Besides, he says, “we’re putting the cart before the horse, talking about documenting something after the fact. Perhaps the artist could be asked the question about access at the time the commission is first made: ‘What do you want to capture and why?’ For instance, Beuys wanted to preserve the experience he created, and took steps to ensure that it was captured for posterity – but, even with all that documentation, we still don’t know what it was like to be in the gallery with him. With Merce, the relationship between [the work at the documentation] was very clear and comfortable: He was making performance, not film/dance [even if that performance was captured on film] until he was making film/dance. His performers wanted to work with him to perform, not to be documented. In fact, we have an agreement in place about such filming, because you go about performance in a different way when you’re being documented; the documentation piece is a separate work, an edited work that gives the illusion of capturing a discrete performance, but which takes place over the course of a whole day, maybe, in conversation with both a director of the film and the artist.”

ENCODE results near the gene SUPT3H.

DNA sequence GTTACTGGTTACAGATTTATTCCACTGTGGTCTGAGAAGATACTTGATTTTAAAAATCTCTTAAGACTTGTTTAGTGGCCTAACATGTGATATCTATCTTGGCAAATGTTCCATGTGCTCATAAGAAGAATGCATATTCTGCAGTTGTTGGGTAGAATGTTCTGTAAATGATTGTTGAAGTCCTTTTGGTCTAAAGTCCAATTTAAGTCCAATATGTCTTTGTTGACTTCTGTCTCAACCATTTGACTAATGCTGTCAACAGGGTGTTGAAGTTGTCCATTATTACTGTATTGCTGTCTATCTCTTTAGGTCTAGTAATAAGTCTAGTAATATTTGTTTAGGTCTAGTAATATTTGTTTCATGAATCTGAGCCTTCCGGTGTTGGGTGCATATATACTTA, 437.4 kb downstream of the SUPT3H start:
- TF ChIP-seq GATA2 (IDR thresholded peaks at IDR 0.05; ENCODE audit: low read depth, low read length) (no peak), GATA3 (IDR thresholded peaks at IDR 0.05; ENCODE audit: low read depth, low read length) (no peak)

He goes on: “And so many artists have bad video. How do you respect the artist’s art, what they’ve made, with the documentation that accompanies it? That’s an important question, too.”

Which raises another interesting concern: What is the status of the documentation as a work of art in its own right? Where does authorship come into play in this situation? How much weight does (and should) the mediated, historical documentation of a work have in relation to the temporal work itself in the archive?

Philip Bither offered this insight: “The reason for the tradition of single-camera documentation, a static video of a performance shot from the back of the house, is precisely to capture a temporal experience of the performance for archival purposes, to have something by way of a record, but where no one is telling you where to look, where no director’s vision is shaping the experience for the viewer, and no documentarian’s name is attached to it. It might be grainy, ‘bad video,’ but it’s as close as we can come to unmediated documentation. It’s never intended for public consumption, but it is something which is very useful for artists looking to recreate the performance later, or artists looking to glean insight into the process of creation.”

At this point, the workshop participants break into small groups, to brainstorm “user personas” for just who might end up using the information they and the artists gather for an institution’s collection catalogue. Who will access this historical data? What are their reasons for tapping the archive?